In the history of mankind, the sky above us has always fascinated and inspired. Many investigations with different scientific questions have led to great progress towards better understanding of the universe and our Solar System. But many questions are still waiting to be answered – not only in the distant universe, but also in our direct neighborhood. One such question is about the origin of the Moon.
Astronomers have presented several hypothesis how the satellite of the Earth could have been formed. Most likely, the Moon has not been captured and is also not the result of a fission process . Nowadays, most scientists agree on the giant impact hypothesis: Another celestial object named Theia collided with the proto-Earth about 4.5 billion years ago . After the impact, matter in the orbit around our planet could have accumulated to form the Moon. Compared to other planet and satellite pairs, the Moon is peculiarly large. To explain the corresponding angular momentum, Theia must have been as large as Mars . But this hypothesis does not explain all characteristics of the Moon. Whereas the density differs between the Earth and the Moon, the chemical composition, mainly investigated in terms of abundances of some element isotope ratios (e.g. oxygen, titanium or tungsten), is rather similar. This is odd, because most other objects in our Solar System show significant differences that represent their different origin in the Solar System. Therefore, the Moon’s chemical composition should resemble the one of Theia – at least for the assumed impact angle and velocity and mass ratios .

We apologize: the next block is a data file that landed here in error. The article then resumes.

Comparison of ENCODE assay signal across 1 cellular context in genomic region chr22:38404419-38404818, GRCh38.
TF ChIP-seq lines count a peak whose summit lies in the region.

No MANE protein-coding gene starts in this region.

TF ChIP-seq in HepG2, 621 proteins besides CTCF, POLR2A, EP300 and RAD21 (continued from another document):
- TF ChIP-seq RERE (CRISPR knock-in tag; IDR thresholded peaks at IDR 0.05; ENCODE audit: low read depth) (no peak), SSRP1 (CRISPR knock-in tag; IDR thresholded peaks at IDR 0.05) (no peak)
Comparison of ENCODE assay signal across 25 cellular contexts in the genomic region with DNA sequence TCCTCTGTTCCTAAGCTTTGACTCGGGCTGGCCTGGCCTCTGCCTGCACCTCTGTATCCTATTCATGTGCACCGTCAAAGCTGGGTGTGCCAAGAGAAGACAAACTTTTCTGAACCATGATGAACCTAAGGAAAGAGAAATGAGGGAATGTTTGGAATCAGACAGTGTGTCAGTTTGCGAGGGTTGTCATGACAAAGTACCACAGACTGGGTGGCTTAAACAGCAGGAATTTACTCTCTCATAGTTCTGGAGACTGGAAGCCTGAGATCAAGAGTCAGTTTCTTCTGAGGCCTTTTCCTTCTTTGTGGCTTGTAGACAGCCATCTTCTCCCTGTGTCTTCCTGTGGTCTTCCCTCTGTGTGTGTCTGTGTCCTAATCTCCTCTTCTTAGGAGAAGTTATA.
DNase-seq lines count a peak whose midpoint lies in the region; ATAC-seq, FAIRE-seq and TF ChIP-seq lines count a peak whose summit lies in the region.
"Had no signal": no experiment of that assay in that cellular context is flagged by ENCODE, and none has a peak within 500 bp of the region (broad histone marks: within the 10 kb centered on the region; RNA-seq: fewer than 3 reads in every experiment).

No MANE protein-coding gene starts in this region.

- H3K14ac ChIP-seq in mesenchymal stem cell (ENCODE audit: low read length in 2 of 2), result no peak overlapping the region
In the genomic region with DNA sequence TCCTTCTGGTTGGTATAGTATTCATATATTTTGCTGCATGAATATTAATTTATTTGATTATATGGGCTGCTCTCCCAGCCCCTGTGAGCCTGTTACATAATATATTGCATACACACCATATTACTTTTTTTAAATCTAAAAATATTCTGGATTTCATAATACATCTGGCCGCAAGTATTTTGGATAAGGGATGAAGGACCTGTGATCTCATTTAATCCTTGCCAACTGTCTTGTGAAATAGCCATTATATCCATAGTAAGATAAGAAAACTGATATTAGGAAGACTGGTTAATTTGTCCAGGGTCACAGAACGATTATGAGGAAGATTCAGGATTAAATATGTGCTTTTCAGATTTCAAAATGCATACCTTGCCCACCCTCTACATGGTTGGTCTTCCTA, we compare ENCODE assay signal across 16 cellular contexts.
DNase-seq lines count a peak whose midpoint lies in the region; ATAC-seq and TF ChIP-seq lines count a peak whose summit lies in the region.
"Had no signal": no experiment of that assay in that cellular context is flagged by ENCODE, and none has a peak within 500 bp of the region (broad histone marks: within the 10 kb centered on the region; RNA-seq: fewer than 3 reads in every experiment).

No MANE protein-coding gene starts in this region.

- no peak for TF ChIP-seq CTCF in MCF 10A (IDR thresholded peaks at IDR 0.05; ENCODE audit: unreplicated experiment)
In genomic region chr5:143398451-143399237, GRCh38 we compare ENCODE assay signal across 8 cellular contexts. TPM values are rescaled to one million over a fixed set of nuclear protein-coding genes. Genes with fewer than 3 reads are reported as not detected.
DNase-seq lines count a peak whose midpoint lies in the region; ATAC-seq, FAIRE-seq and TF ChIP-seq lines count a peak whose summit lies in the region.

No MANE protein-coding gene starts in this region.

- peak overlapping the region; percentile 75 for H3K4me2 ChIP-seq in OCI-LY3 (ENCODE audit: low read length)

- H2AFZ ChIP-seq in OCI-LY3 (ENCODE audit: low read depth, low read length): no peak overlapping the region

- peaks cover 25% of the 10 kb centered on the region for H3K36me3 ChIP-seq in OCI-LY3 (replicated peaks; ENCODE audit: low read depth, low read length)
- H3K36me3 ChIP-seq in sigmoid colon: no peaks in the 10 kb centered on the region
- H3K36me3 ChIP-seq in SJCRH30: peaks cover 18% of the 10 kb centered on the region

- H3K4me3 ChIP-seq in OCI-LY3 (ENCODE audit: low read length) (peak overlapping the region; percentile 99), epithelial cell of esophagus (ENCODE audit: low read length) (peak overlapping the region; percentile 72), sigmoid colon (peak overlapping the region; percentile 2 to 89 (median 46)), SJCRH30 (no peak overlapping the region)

One possible solution: coincidence! The composition of proto-Earth and Theia as collision partners must have been similar. Earlier this was thought to be too unlikely, but new investigations and simulations show that there is a certain probability of about 20% for this incident to happen . Subtle differences in isotope ratios may be the result of a late accretion following the impact [4,5]. But why this accretion led to the isotope ratios astronomers observe nowadays, still remains a riddle.
 A. Mastrobuono-Battisti, H. B. Perets, S. N. Raymond, A primordial origin for the compositional similarity between the Earth and the Moon, Nature 520 (2015), 212–215.
 R. M. Canup, E. Asphaug, Origin of the Moon in a giant impact near the end of the Earth’s formation, Nature 412 (2001), 708–712.
 R. M. Canup, Simulations of a late lunar-forming impact, Icarus 168 (2004), 433–456.
 M. Touboul, I. S. Puchtel, R. J. Walker, Tungsten isotopic evidence for disproportional late accretion to the Earth and Moon, Nature 520 (2015), 530–533.
 T. S. Kruijer, T. Kleine, M. Fischer-Goedde, P. Sprung, Lunar tungsten isotopic evidence for the late veneer, Nature, 520 (2015), 534–537.